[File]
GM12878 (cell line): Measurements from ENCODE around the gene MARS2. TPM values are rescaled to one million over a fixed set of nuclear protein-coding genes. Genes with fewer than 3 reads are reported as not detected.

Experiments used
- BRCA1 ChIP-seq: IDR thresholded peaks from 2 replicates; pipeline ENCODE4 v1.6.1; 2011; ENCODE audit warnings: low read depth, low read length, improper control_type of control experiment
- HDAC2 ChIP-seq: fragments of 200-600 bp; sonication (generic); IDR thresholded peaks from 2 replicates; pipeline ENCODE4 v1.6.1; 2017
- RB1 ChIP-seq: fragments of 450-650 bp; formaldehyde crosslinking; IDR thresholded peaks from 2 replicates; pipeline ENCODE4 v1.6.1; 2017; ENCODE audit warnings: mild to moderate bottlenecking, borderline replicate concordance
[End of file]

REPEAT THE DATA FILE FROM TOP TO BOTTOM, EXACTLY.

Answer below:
GM12878 (cell line): Measurements from ENCODE around the gene MARS2. TPM values are rescaled to one million over a fixed set of nuclear protein-coding genes. Genes with fewer than 3 reads are reported as not detected.

Experiments used
- BRCA1 ChIP-seq: IDR thresholded peaks from 2 replicates; pipeline ENCODE4 v1.6.1; 2011; ENCODE audit warnings: low read depth, low read length, improper control_type of control experiment
- HDAC2 ChIP-seq: fragments of 200-600 bp; sonication (generic); IDR thresholded peaks from 2 replicates; pipeline ENCODE4 v1.6.1; 2017
- RB1 ChIP-seq: fragments of 450-650 bp; formaldehyde crosslinking; IDR thresholded peaks from 2 replicates; pipeline ENCODE4 v1.6.1; 2017; ENCODE audit warnings: mild to moderate bottlenecking, borderline replicate concordance